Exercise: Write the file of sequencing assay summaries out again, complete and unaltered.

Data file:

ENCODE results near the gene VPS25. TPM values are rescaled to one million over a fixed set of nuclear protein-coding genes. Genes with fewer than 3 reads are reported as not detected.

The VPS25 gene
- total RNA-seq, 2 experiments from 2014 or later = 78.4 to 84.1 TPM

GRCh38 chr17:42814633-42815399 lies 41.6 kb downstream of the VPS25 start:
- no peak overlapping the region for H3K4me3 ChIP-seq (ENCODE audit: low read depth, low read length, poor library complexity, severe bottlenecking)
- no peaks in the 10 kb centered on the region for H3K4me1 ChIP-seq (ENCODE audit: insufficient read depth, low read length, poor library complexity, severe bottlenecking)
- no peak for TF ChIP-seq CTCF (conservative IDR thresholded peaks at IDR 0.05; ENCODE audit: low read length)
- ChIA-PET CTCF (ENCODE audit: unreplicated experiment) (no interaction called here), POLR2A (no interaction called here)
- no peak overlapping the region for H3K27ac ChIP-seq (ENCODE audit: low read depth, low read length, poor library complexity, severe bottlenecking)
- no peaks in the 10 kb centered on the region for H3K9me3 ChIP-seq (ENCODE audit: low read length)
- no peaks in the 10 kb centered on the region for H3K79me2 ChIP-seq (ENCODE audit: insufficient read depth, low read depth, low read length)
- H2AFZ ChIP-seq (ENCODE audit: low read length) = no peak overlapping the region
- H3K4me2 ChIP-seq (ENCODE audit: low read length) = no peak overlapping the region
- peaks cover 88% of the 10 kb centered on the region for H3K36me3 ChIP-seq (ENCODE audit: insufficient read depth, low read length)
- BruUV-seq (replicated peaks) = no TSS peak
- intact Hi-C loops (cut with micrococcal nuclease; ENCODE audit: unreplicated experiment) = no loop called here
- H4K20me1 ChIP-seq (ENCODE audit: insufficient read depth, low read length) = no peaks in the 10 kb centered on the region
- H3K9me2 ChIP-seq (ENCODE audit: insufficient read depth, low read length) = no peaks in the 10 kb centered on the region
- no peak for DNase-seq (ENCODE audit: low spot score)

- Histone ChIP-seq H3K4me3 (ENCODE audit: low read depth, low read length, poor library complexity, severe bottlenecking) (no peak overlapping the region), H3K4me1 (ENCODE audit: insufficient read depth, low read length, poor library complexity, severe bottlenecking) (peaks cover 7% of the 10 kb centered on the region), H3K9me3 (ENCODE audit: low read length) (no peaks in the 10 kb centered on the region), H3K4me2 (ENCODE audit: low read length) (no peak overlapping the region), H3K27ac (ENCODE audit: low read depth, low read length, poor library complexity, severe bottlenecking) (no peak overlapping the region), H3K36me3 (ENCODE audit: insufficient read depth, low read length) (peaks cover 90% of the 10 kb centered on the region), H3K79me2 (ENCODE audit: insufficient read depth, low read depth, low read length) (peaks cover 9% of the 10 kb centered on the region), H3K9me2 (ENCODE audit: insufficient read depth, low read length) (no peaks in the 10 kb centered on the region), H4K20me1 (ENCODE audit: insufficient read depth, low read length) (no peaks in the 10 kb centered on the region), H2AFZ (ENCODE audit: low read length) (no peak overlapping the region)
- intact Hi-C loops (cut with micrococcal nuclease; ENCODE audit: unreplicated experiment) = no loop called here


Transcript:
ENCODE results near the gene VPS25. TPM values are rescaled to one million over a fixed set of nuclear protein-coding genes. Genes with fewer than 3 reads are reported as not detected.

The VPS25 gene
- total RNA-seq, 2 experiments from 2014 or later = 78.4 to 84.1 TPM

GRCh38 chr17:42814633-42815399 lies 41.6 kb downstream of the VPS25 start:
- no peak overlapping the region for H3K4me3 ChIP-seq (ENCODE audit: low read depth, low read length, poor library complexity, severe bottlenecking)
- no peaks in the 10 kb centered on the region for H3K4me1 ChIP-seq (ENCODE audit: insufficient read depth, low read length, poor library complexity, severe bottlenecking)
- no peak for TF ChIP-seq CTCF (conservative IDR thresholded peaks at IDR 0.05; ENCODE audit: low read length)
- ChIA-PET CTCF (ENCODE audit: unreplicated experiment) (no interaction called here), POLR2A (no interaction called here)
- no peak overlapping the region for H3K27ac ChIP-seq (ENCODE audit: low read depth, low read length, poor library complexity, severe bottlenecking)
- no peaks in the 10 kb centered on the region for H3K9me3 ChIP-seq (ENCODE audit: low read length)
- no peaks in the 10 kb centered on the region for H3K79me2 ChIP-seq (ENCODE audit: insufficient read depth, low read depth, low read length)
- H2AFZ ChIP-seq (ENCODE audit: low read length) = no peak overlapping the region
- H3K4me2 ChIP-seq (ENCODE audit: low read length) = no peak overlapping the region
- peaks cover 88% of the 10 kb centered on the region for H3K36me3 ChIP-seq (ENCODE audit: insufficient read depth, low read length)
- BruUV-seq (replicated peaks) = no TSS peak
- intact Hi-C loops (cut with micrococcal nuclease; ENCODE audit: unreplicated experiment) = no loop called here
- H4K20me1 ChIP-seq (ENCODE audit: insufficient read depth, low read length) = no peaks in the 10 kb centered on the region
- H3K9me2 ChIP-seq (ENCODE audit: insufficient read depth, low read length) = no peaks in the 10 kb centered on the region
- no peak for DNase-seq (ENCODE audit: low spot score)

- Histone ChIP-seq H3K4me3 (ENCODE audit: low read depth, low read length, poor library complexity, severe bottlenecking) (no peak overlapping the region), H3K4me1 (ENCODE audit: insufficient read depth, low read length, poor library complexity, severe bottlenecking) (peaks cover 7% of the 10 kb centered on the region), H3K9me3 (ENCODE audit: low read length) (no peaks in the 10 kb centered on the region), H3K4me2 (ENCODE audit: low read length) (no peak overlapping the region), H3K27ac (ENCODE audit: low read depth, low read length, poor library complexity, severe bottlenecking) (no peak overlapping the region), H3K36me3 (ENCODE audit: insufficient read depth, low read length) (peaks cover 90% of the 10 kb centered on the region), H3K79me2 (ENCODE audit: insufficient read depth, low read depth, low read length) (peaks cover 9% of the 10 kb centered on the region), H3K9me2 (ENCODE audit: insufficient read depth, low read length) (no peaks in the 10 kb centered on the region), H4K20me1 (ENCODE audit: insufficient read depth, low read length) (no peaks in the 10 kb centered on the region), H2AFZ (ENCODE audit: low read length) (no peak overlapping the region)
- intact Hi-C loops (cut with micrococcal nuclease; ENCODE audit: unreplicated experiment) = no loop called here